Conservation Director Sarah Walsh reflects on the effects of nature preserves on local wildlife.
This fall, the Mohawk Hudson Land Conservancy will be opening its 18th preserve, the nearly 170-acre Fox Preserve in Colonie.
Why do we open new preserves?
Large tracts of land provide many benefits. This new destination will expand our list of places where you and your family can get outside and enjoy the fields and forests of the Capital Region. Outdoor exercise, clean air provided by forests, and simply being near a natural area are all factors which have shown positive impacts on human health.
These lands also benefit wildlife. Many species which have always called the Capital Region home are increasingly having difficulty finding safe habitats in which to live. Large tracts of land provide wildlife with a buffer from human activity and create safe passageways for animals to move through developed areas, making road crossings less likely and reducing vehicle collisions.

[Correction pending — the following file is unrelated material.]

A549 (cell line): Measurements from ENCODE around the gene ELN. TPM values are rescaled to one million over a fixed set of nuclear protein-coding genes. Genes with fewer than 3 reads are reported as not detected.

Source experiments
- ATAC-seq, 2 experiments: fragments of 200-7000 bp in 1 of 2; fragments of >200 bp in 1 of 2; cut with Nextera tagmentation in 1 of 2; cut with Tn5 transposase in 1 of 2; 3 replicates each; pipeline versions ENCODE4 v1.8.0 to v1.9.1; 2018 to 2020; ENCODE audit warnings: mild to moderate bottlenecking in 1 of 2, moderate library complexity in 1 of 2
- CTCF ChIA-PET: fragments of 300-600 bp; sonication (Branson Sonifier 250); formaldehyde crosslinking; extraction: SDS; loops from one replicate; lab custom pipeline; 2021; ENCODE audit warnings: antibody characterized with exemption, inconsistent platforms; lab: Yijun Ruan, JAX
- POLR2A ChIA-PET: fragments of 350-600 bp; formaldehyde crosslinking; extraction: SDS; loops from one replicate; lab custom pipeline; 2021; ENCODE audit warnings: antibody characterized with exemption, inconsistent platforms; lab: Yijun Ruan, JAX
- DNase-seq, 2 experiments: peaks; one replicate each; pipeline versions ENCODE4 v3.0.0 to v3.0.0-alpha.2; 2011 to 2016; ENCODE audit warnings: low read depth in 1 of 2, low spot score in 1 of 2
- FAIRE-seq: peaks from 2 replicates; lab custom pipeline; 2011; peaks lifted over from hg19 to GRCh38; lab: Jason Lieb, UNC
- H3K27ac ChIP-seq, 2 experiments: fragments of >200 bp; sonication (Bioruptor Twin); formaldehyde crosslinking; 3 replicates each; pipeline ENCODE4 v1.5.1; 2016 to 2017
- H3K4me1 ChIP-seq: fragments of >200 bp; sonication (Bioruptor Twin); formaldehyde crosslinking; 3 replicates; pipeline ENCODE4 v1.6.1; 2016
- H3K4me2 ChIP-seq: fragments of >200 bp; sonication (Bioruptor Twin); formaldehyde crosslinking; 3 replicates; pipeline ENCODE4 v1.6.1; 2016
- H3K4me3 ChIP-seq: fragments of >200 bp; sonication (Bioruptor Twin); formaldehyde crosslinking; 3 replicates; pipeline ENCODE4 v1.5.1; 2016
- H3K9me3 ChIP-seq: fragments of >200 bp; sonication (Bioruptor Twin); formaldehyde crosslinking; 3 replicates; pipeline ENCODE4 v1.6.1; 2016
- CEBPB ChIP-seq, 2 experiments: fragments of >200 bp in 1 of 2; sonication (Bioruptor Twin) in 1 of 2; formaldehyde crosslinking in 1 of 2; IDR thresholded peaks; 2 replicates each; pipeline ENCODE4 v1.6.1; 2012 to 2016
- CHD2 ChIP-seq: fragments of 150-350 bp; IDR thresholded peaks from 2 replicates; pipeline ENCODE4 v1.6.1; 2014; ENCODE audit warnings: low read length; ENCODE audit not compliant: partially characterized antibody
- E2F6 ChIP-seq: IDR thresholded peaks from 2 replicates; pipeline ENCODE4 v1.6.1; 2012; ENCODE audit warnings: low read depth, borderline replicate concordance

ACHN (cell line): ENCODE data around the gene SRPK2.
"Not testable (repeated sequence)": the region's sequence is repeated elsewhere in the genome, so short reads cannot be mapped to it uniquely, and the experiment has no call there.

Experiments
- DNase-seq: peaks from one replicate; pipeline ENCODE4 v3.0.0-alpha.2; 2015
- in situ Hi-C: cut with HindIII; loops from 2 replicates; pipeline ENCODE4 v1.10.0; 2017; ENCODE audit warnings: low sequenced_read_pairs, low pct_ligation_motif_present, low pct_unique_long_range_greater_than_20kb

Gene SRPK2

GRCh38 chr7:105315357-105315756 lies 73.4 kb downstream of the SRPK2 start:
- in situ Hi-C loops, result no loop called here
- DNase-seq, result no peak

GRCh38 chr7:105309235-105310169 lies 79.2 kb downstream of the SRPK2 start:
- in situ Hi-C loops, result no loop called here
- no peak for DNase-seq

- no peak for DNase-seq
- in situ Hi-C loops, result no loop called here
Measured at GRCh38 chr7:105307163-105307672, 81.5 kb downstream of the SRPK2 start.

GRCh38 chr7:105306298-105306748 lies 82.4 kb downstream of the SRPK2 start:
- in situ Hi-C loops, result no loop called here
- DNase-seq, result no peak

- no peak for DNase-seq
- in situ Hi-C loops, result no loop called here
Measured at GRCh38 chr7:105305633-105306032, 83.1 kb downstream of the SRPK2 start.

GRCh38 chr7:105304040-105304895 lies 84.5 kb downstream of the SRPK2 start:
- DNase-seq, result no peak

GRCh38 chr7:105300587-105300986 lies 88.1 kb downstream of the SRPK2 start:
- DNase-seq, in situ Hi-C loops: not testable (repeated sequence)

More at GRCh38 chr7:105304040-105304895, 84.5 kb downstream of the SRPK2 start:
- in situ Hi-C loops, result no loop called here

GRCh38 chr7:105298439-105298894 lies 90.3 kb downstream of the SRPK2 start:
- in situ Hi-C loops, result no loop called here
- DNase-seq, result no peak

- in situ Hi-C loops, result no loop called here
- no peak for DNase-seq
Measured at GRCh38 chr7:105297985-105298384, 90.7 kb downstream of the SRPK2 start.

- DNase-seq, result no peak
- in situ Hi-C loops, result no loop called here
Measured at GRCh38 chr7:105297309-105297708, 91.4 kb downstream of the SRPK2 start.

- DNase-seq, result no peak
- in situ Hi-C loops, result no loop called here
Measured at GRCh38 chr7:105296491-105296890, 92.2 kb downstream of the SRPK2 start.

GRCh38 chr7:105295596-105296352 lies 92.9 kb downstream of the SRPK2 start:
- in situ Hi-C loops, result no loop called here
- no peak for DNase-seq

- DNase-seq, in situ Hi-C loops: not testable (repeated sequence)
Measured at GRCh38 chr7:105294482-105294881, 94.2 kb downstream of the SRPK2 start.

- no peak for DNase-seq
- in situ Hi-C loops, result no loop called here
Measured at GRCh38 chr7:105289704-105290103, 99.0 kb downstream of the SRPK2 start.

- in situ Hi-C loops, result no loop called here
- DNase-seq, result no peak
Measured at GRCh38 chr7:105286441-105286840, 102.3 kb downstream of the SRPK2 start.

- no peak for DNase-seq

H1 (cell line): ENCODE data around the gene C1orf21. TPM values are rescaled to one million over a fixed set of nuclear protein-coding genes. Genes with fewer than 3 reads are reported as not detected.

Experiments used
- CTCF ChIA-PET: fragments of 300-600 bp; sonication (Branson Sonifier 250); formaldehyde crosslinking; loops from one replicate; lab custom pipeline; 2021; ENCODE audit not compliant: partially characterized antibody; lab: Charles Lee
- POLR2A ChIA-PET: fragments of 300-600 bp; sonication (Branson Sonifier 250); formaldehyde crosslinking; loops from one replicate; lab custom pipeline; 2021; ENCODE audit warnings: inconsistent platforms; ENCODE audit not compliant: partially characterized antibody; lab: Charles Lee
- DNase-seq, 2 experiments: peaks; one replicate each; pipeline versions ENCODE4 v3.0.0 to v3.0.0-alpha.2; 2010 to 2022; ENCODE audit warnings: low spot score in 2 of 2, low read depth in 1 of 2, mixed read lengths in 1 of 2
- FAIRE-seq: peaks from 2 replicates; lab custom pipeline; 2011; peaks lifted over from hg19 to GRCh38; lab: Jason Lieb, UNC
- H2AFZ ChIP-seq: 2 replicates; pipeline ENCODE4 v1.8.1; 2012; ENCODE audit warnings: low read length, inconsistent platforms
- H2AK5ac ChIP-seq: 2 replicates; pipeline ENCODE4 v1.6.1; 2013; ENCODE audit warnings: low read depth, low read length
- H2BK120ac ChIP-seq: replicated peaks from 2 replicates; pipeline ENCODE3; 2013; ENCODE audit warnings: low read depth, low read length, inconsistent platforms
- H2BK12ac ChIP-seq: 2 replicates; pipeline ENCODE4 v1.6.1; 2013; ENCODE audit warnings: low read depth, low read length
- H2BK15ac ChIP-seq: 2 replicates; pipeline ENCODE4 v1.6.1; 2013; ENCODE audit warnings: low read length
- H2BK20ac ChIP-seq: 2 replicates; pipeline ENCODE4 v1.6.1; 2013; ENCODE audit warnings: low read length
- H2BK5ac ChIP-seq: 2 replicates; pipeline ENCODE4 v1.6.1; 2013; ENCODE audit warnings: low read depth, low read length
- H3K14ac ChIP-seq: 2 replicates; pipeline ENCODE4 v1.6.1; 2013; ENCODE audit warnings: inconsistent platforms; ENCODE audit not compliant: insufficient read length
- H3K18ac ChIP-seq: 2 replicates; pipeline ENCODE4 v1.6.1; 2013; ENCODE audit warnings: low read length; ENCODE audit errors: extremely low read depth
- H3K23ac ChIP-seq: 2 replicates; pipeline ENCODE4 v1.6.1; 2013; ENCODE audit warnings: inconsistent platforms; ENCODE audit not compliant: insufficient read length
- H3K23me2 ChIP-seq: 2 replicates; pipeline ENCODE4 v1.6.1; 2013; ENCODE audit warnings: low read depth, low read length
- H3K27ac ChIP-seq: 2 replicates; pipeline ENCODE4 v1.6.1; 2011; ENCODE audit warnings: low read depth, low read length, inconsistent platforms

Deep forests are also required for certain species’ survival. The wood thrush, Hylocichla mustelina, is a bird species which requires deep woods where disturbance is minimal. As development and sprawl occur, we are seeing less and less of this species nation-wide. The eastern wood-pewee, Contopus virens, is another species with similar deep woods habitat requirements. Both species were listed on a watch list in the 2016 State of North America’s Birds, a report created by the North American Conservation Bird Initiative. This means that these species need our help to prevent their disappearance from the landscape forever.
There is hope. These species are found on many of MHLC’s Preserves, which has been an incredible surprise and delight to me as incoming Conservation Director. It is evidence that our work over the last 25 years is making a difference not only to the people of the Capital Region, but also for the unique wildlife that lives here.
Have you heard these birds on our Preserves? Listen to their songs via the Cornell Lab of Ornithology website links below and find out!
You can read learn more about birds and their habitats that need help by reading the 2016 State of North America’s Birds report here.